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Tag Archives: Food
If you’re aching for a taste of delicious Chinese cuisine and you could go anywhere in the world, where would you go? I am hoping that in engineering this question oh-so-subtly (and ingeniously), that you will arrive at the answer I am searching for. But if you still don’t know, here’s a REALLY BIG hint: remember that REALLY BIG landmass in Asia that’s in the shape of a rooster that all of you guys probably came across in your Social Studies class back in middle school? Yea, jog those memories of yours. I’m talking about China.
So what’s in China that you couldn’t find here? I’m sure all of you are thinking along the same lines as I am– the quasi-Communism that exists there and the daily propaganda that the Chinese government regularly feeds to their people, right?
Wait a second, hold up, OOPS. I’m talking about food.
Chinese takeout is something that just doesn’t have a smidgen of authenticity to it. Sesame chicken? General Tso’s chicken? Really? Really? Now, mind you, don’t think I’m hating on Chinese takeout because I’m really not. I’m not a hater– My dad works at Yee Garden, a takeout restaurant in Middle Village, so I firmly support the rights of Chinese takeout restaurants to exist.
In China, I thought I was in food heaven. It had everything I liked, from savory wontons in soup to my favorite noodles, zhajiang mian, to mouthwatering dishes with eggplant or stinky tofu, two things I absolutely abhorred before going to Nanjing.
So imagine my disappointment when I was studying abroad at Nanjing University for three-and-a-half months last fall and was desperately missing my mother’s delicious vegetarian baozi when I discovered that they didn’t have the kind my mom made. I’m not talking about any old vegetarian baozi, I’m talking about the kind that has glass noodles, small squares of tofu, slivers of carrots, and pieces of wood ear inside them. They are irresistible and apparently, hard to find in China. I mean, who knew right?
Now, I wouldn’t call myself a vegetarian, but my mother, being the health nut that she is, habitually cooks more greens than hearty strips of pork and savory slices of beef. Salt, sugar, and especially soy sauce, are never used in excess and sometimes, they’re even left out. I’m pretty used to it though and now, I think I love it.
Before we go on, let me make this clear. You can put just about anything in the fillings of baozi— there really isn’t anything, any combination of ingredients, that is wrong. It’s all based on your judgment, so if you think that combo A is probably better tasting together than combo B, than stick with combo A.
Because there is no right or wrong, though, it has made my life extremely difficult, or at least my pursuit of it. That perfect baozi seemed lost and hidden in the vastness of China. I mean, what’s the likelihood that people would put the exact same fillings in baozi anyway? Highly unlikely, no doubt about it.
So when my boyfriend told me that I could find them at Mama Su’s Grill & Steam in Bayside, New York, I couldn’t believe my ears. Here in New York City of all places? I sighed. This was a scam, it just had to be. They were bewitched by these fakes, these poor imitations of the baozi my mom likes to make. Who else could recreate home, besides my mom?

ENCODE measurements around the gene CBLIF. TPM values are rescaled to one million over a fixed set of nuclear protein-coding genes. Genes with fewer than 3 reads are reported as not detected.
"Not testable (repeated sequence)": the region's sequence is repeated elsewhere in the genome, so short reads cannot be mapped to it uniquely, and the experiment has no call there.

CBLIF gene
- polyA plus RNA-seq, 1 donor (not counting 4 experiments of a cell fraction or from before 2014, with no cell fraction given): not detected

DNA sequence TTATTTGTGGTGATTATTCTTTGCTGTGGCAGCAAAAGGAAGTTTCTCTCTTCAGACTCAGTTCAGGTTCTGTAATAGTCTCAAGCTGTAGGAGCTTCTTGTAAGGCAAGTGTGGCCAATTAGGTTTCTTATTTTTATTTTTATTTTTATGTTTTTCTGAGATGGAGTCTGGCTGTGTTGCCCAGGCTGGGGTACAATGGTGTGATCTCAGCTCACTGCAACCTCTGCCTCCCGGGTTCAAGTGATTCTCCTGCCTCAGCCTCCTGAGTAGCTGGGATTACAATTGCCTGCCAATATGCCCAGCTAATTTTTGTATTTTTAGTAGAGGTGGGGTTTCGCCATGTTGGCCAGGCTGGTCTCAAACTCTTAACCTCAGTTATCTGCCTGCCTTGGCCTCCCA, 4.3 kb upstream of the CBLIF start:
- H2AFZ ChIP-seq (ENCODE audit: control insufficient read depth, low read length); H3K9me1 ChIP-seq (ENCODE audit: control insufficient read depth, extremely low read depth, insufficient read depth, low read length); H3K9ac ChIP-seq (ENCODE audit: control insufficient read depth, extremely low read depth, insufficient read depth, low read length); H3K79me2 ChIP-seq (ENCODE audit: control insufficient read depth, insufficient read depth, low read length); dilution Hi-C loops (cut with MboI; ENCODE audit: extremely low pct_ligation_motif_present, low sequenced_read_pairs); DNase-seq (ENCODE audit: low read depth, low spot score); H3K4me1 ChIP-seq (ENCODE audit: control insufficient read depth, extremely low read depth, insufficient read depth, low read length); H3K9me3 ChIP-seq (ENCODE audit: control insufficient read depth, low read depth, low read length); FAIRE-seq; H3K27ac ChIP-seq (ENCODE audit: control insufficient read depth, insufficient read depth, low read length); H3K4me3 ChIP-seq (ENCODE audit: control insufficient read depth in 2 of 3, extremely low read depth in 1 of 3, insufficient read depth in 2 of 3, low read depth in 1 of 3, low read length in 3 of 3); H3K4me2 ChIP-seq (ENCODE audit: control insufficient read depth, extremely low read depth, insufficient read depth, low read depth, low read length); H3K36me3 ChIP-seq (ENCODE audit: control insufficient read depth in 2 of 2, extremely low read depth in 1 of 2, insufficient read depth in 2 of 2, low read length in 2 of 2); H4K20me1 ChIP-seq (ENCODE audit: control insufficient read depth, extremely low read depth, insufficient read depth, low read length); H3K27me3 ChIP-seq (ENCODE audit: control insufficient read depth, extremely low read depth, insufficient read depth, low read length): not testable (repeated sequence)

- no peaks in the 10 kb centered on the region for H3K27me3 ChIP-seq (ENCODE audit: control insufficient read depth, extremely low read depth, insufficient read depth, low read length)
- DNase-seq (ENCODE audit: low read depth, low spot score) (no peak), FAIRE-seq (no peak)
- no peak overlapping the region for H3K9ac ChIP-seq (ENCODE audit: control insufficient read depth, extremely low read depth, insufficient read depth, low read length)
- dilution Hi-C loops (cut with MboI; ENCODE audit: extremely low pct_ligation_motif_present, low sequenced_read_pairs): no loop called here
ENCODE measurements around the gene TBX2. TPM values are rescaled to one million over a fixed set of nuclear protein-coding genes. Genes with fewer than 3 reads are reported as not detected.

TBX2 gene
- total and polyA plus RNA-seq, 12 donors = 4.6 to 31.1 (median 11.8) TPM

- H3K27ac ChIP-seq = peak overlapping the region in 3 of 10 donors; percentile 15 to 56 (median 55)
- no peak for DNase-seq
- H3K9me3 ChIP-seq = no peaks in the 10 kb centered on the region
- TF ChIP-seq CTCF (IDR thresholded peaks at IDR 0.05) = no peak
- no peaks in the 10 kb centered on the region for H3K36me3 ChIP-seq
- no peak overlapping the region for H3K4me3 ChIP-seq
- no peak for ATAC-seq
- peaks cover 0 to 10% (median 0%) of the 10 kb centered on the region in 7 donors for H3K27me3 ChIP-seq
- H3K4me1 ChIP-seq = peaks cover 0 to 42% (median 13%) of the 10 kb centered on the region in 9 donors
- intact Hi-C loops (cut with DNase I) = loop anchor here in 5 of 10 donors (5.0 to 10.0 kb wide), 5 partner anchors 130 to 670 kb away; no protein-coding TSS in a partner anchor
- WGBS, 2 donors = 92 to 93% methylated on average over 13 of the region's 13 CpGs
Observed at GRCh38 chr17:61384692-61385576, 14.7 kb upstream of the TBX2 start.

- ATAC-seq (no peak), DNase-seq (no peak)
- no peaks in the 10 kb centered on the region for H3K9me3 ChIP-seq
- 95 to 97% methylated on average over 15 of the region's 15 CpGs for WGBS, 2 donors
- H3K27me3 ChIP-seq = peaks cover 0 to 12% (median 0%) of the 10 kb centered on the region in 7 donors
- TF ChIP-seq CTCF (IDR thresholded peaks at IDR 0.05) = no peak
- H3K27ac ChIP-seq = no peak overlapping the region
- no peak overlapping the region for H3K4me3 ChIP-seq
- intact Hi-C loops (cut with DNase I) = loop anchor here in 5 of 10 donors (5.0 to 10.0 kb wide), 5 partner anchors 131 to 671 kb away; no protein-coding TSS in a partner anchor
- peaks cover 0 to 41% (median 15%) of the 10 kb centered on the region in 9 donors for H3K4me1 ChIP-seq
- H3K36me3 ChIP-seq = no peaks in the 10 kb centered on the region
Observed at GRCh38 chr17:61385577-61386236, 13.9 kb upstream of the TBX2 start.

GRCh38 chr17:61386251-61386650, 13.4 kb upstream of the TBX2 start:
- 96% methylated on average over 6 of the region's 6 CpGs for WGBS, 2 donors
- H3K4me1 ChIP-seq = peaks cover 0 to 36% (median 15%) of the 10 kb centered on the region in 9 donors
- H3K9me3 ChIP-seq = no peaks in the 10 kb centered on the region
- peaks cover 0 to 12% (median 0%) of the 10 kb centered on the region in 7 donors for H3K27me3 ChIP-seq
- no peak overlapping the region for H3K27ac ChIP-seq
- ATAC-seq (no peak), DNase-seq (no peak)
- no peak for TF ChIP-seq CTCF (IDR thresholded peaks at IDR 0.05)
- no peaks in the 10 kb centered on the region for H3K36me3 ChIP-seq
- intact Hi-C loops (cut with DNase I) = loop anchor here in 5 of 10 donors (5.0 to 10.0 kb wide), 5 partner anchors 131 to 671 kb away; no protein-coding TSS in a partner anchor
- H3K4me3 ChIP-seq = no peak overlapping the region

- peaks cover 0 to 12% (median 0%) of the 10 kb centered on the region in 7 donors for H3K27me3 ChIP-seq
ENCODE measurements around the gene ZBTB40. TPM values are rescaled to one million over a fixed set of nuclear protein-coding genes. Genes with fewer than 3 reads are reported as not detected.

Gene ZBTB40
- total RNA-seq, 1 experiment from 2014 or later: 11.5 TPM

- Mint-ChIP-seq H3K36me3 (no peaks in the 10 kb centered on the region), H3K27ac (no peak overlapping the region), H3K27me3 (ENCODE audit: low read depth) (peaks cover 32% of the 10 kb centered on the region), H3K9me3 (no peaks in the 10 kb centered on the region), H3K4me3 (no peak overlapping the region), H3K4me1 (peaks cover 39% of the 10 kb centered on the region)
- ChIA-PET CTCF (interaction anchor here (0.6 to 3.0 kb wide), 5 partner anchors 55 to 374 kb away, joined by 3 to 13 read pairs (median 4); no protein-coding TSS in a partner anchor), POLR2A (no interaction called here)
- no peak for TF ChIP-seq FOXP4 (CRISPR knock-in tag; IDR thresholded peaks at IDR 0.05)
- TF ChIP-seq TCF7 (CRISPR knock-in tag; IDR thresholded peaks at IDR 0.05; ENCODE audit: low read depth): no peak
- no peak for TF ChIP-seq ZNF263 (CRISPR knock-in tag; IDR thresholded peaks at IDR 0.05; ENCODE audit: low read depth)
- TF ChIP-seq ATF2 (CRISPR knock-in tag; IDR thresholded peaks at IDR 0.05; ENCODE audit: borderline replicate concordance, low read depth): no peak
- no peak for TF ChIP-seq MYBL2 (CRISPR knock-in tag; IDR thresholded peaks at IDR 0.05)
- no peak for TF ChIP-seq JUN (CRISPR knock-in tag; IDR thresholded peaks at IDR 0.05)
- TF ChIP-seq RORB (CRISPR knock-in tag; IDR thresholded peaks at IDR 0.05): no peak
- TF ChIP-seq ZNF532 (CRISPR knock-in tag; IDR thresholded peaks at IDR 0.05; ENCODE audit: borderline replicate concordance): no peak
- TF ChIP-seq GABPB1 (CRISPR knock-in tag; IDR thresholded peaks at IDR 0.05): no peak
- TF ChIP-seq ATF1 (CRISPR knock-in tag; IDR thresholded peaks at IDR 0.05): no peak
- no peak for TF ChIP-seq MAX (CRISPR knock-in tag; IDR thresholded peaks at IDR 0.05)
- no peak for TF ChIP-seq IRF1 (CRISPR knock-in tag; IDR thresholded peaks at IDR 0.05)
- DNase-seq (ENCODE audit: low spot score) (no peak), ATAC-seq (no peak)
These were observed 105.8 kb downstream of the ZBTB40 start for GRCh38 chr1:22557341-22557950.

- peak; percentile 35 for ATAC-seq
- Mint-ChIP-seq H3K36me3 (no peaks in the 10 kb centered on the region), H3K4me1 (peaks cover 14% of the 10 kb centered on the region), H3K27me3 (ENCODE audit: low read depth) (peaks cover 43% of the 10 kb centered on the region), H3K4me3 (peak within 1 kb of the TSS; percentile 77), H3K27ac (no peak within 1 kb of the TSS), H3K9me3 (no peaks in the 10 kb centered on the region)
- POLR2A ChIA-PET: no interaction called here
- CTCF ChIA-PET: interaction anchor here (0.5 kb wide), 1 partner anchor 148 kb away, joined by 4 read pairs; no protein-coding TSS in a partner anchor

Even despite all my negative sentiments, I still wanted to try it. I just had to. I couldn’t very well not eat it, and lose an opportunity to say: “The ones from home are better.” So when two buns arrived in front of us, one for my boyfriend and the other for me, I was prepared to be disappointed. And suddenly, BAM. It hit me just like that. This was definitely a taste of home. I was shocked. Who knew that the vegetarian baozi that I had been searching for endlessly in China would be found right here in New York. Now that’s really surprising.
If any of you are wondering what that title of the post means, it is Japanese for “it is delicious!” and that is exactly how I feel about Japanese cuisine. Sadly though, when people think of Japanese food, the first thought that comes to mind is sushi, seaweed, rice balls (onigiri) or Ramen noodles. But Japan has a much wider range of tasty food than just those few items and I was able to learn that a few years ago.
During the summer of my junior year of high school, I stayed in Osaka, Japan for six weeks and fell in love with a variety Japanese food. One of my favorite dishes is Gyuudon, which is a beef bowl with rice and caramelized onions.
Yes, the strips of beef look like a squishy mess, but trust me when it hits your mouth, it is a sweet delight.
Another dish I liked was Hot Pot (Shabu Shabu), which is a Japanese variation of a Chinese meal. Consisting of a variety of meat, seafood, and vegetables that are dipped into a hot pot of boiling water and different sauces, Hot Pot results in a broth which is eaten with rice and noodles. Eating this with a group of people is a funny experience, especially when fighting over the last piece of anything on the table.
I also tried chicken Karaage, which is covered in wheat flour or potato starch and fried in a light oil. It is much better than any of the fried chicken that I’ve tried here. My friend Chantal, who went with me to Japan and is picky eater, practically survived on this and gyuudon.
When I returned home, I immediately began looking for convenient places where I could find the dishes in America.
I have not been to many Japanese restaurants in America, but the one that I go to regularly is Yoshinoya, a Japanese restaurant chain that fortunately opened on 42nd Street around the same time I returned home. The cooks make a gyuudon that is just as good as the one I had in Japan.
Now, I am hungry, so I will stop here. But, since this post is about Japan and in light of recent tragic events there, I encourage everyone to send any support you can to the country during this time.